EdTechTeacher is hosting host workshops in six cities in the U.S. in the summer.
Buncee offers a great tool for creating visual stories.

The Three Most Common Searches on Free Technology for Teachers

Every month I take a look at the most popular posts of the month. At the same time I look at the search terms that visitors enter most often on Free Technology for Teachers. This month the three most frequently searched terms were "random name selector," "kahoot," and "photos for class." Below I have assembled some resources about each of those terms.

Random name selector:
On Russel Tarr's Classtools.net you can find lots of great tools for your classroom. The Random Name Picker and the Fruit Machine are two of those tools that can be used in almost every classroom setting. In the video embedded below I demonstrate how to use both of those tools.


Flippity has a template for creating a random name picker in Google Sheets. You can learn how to use that template in the video that you see embedded below.



Kahoot:
In April Kahoot released a new team mode. The team mode is designed to be used with students who are sharing computers, tablets, or phones. In team mode students arrange themselves in teams around a shared computer or tablet. When you start a Kahoot game you'll now choose "team mode." With team mode selected your students will be prompted to enter a team name and a list of the team members. After the teams have entered their names you will be ready to start the game. One of the nice features of team mode is that students have time to discuss their answer choices before they are allowed to submit a response. From there the game is played and scored as any other Kahoot game is scored.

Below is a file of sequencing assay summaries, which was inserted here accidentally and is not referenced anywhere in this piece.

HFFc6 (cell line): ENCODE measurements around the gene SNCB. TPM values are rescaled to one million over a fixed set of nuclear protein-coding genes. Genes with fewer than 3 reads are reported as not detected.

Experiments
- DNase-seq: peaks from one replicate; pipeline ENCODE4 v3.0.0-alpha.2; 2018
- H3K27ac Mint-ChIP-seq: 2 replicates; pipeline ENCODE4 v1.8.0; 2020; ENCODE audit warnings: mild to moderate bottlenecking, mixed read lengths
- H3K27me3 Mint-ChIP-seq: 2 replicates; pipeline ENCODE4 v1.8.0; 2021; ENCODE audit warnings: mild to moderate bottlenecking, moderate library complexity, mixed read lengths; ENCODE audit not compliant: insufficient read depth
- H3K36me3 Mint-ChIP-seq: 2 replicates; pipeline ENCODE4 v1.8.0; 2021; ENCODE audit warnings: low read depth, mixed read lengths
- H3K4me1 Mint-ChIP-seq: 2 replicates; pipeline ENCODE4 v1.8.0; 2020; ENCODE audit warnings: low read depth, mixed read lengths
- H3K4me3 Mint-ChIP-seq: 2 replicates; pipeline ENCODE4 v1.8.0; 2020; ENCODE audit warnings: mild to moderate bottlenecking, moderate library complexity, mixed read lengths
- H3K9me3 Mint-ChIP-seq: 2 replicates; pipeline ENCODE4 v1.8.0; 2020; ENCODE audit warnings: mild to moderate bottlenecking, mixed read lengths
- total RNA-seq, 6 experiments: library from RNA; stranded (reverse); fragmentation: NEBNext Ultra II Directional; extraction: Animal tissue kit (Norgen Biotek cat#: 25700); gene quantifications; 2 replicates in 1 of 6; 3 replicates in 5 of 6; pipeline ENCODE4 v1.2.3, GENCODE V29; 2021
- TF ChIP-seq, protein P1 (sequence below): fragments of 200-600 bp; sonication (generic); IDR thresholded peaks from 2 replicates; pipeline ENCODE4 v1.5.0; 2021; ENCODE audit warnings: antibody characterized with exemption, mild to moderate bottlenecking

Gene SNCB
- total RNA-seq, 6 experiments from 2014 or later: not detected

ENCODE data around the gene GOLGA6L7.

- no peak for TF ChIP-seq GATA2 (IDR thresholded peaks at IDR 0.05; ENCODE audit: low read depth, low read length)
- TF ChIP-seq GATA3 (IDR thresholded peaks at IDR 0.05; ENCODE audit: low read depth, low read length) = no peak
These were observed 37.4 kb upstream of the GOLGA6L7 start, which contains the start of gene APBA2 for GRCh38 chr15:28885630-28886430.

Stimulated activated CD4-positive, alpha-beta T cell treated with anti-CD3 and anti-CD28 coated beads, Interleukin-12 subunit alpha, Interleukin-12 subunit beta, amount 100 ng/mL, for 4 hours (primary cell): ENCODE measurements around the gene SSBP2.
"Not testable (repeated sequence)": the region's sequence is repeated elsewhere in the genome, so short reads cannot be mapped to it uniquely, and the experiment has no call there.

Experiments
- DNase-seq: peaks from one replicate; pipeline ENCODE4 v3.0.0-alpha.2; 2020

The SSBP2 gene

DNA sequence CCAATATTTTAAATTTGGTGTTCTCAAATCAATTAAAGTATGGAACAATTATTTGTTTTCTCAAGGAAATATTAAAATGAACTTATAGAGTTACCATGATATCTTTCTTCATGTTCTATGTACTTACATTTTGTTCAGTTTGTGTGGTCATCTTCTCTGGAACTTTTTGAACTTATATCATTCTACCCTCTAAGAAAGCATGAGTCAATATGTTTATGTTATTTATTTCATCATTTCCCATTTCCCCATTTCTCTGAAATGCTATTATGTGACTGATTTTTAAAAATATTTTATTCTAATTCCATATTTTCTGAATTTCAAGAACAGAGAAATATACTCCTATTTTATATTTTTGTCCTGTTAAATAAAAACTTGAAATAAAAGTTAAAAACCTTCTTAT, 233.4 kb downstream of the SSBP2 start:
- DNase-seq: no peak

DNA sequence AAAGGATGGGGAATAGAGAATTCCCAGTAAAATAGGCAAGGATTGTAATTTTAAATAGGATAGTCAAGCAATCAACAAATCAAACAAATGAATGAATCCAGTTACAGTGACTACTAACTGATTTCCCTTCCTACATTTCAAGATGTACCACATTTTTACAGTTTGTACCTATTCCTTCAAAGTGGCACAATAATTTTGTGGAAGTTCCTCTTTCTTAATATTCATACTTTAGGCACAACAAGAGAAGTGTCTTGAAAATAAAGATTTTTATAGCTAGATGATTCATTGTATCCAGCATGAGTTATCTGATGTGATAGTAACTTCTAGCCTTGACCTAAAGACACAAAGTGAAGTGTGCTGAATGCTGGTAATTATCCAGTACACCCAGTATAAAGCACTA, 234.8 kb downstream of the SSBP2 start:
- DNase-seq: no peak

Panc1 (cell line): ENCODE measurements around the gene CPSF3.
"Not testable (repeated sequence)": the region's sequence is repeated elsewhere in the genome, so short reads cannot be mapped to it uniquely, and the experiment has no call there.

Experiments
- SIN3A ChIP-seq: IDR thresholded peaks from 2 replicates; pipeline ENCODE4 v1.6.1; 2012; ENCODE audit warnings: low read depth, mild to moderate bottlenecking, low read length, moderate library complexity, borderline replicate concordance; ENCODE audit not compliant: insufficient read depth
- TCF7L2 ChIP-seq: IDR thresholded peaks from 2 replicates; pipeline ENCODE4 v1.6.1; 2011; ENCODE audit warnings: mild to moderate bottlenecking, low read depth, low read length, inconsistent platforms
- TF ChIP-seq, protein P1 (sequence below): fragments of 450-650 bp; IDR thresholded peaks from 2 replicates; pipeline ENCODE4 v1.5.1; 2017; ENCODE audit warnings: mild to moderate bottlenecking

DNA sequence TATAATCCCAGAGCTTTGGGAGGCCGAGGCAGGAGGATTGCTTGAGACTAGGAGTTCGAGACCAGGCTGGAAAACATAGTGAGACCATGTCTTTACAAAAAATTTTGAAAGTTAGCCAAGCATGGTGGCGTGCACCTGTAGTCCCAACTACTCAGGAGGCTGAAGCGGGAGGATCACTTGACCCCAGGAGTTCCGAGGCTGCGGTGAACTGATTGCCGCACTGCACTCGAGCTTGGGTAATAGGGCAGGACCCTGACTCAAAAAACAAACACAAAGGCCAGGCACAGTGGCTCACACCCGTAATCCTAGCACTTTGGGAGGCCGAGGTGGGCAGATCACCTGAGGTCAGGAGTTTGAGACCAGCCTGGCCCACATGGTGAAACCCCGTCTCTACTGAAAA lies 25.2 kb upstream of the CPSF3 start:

Kahoot's ghost mode essentially gives students the opportunity to play a Kahoot review game against themselves. In ghost mode students measure their progress against themselves. First, run a Kahoot game as you normally would. At the end of the game select "ghost mode" to run the game again. In ghost mode students play against their own scores from the previous game. Then when you run the game students will be competing against the "ghost" version of themselves from the previous running of the game. For example, I play a game as a student in the first running of a game then in the second running of the game I'll be competing against my previous score as well as those of my classmates.

One of the features of Kahoot that I frequently demonstrate in my workshops is the option to duplicate and edit quizzes that teachers have contributed to the public Kahoot quiz gallery. Duplicating and editing existing quizzes can save you a lot of time when you need to find a quick review activity for your students. In the video embedded below I demonstrate how to find, duplicate, and edit quizzes in Kahoot's public quiz gallery.



Photos for Class:
Photos for Class is a free site that helps students find Creative Commons licensed images. The images that they download from Photos for Class come with attribution information embedded into the footer of the image. In the short video below I demonstrate how easy it is to find pictures through Photos for Class.


You can put the the Photos for Class search engine in your own blog or website. The video embedded below offers a demonstration of that process.


Disclosure: Photos for Class is owned by the same company that runs Storyboard That, an advertiser on this blog.